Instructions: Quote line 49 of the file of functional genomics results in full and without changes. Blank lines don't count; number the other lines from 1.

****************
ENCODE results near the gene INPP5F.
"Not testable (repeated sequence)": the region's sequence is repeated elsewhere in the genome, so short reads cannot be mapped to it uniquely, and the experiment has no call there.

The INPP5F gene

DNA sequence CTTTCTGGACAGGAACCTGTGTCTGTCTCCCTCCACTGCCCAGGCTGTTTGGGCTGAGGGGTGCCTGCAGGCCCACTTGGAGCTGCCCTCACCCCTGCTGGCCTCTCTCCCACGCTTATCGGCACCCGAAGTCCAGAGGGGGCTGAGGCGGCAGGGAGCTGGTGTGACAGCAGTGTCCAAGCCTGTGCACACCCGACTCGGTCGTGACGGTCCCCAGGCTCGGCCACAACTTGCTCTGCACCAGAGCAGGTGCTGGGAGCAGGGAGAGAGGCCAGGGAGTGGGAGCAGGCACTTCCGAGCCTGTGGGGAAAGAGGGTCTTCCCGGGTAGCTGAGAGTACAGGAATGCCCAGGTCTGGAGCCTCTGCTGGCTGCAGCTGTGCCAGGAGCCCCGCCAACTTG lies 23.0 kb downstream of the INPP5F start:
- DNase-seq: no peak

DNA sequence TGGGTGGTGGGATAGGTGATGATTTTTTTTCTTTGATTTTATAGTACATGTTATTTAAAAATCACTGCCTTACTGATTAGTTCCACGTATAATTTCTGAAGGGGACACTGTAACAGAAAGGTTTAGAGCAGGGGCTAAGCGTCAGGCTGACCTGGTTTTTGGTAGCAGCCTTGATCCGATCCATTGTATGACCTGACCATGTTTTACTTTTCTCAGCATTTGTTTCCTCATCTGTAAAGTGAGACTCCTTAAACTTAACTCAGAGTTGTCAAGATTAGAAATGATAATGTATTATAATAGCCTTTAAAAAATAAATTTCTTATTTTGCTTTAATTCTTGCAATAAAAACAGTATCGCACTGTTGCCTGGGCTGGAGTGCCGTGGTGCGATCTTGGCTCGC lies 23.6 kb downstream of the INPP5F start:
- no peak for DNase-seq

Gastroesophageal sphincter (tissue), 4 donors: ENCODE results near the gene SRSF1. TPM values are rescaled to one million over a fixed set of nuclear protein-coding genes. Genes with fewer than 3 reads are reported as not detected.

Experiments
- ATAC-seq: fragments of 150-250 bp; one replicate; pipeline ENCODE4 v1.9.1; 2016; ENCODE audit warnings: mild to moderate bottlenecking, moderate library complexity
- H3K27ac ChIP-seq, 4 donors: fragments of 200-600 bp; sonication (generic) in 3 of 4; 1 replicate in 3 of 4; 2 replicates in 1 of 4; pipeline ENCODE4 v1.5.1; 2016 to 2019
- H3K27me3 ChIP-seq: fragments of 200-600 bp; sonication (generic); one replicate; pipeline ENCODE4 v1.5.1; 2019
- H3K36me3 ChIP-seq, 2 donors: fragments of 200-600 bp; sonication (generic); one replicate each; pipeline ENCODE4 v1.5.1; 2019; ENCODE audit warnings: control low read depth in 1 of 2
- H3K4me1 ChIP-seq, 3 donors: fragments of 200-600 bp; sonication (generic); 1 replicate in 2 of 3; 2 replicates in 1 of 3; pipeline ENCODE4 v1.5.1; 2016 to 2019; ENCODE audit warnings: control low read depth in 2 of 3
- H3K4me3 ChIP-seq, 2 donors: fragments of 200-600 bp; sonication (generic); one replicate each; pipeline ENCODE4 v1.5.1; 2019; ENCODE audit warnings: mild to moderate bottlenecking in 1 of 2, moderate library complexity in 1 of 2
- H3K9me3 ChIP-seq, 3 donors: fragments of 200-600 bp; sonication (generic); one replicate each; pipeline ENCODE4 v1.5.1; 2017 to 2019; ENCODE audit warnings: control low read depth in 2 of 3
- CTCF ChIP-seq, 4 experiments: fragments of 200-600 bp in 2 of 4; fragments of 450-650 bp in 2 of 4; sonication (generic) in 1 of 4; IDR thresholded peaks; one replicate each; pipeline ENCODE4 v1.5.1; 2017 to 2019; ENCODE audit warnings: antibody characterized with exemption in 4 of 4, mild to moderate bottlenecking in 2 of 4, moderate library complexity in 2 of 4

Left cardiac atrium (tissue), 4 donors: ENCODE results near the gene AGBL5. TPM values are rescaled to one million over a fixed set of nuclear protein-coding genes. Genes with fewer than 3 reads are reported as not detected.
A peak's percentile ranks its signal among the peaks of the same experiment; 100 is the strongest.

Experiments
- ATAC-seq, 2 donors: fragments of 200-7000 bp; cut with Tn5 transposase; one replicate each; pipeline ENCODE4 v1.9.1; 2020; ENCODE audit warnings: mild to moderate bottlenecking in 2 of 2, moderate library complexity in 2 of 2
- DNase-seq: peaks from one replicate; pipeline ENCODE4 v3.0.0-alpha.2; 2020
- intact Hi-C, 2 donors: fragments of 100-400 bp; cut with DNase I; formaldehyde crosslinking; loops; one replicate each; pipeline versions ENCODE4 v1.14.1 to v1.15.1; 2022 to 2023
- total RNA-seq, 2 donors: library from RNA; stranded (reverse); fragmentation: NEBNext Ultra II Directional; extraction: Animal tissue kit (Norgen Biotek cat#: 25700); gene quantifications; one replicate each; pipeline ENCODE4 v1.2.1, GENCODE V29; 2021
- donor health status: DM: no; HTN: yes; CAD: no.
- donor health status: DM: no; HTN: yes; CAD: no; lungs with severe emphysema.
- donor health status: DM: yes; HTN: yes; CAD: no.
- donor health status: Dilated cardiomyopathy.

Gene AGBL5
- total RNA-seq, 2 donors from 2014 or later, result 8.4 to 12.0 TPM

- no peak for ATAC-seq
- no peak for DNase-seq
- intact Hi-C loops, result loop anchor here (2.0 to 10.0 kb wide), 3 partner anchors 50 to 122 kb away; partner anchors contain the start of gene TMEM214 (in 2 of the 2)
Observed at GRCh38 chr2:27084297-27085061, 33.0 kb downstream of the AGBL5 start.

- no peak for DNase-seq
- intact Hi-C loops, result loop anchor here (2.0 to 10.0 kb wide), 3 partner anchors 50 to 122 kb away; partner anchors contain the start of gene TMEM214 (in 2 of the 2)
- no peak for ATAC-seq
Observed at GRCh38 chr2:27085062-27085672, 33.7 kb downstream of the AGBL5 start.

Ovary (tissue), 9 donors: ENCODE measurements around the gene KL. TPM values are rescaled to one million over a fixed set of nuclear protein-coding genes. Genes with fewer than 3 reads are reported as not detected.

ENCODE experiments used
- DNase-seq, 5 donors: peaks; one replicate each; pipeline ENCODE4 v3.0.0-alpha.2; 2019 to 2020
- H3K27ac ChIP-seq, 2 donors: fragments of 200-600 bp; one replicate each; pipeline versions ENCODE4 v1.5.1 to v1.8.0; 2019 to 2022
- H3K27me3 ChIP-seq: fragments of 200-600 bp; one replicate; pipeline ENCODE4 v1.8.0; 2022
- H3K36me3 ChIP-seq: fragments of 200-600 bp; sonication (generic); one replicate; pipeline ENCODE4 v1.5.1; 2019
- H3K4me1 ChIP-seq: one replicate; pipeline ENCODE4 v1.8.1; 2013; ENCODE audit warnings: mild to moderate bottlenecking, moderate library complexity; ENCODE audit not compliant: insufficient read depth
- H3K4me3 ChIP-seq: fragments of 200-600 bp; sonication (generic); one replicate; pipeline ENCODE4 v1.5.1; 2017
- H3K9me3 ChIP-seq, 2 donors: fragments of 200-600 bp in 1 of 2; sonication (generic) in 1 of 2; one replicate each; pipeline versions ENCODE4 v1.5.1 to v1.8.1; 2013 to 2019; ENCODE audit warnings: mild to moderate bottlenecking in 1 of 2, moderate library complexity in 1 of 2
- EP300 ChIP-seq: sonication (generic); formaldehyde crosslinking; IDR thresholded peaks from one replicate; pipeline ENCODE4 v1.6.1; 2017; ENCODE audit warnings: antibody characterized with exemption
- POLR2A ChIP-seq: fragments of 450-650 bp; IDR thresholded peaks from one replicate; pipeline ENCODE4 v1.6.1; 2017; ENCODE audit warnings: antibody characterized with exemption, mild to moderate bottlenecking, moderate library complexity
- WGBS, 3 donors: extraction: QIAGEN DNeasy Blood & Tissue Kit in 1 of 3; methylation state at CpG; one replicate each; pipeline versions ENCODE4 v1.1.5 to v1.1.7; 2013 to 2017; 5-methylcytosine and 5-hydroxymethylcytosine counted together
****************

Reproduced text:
- POLR2A ChIP-seq: fragments of 450-650 bp; IDR thresholded peaks from one replicate; pipeline ENCODE4 v1.6.1; 2017; ENCODE audit warnings: antibody characterized with exemption, mild to moderate bottlenecking, moderate library complexity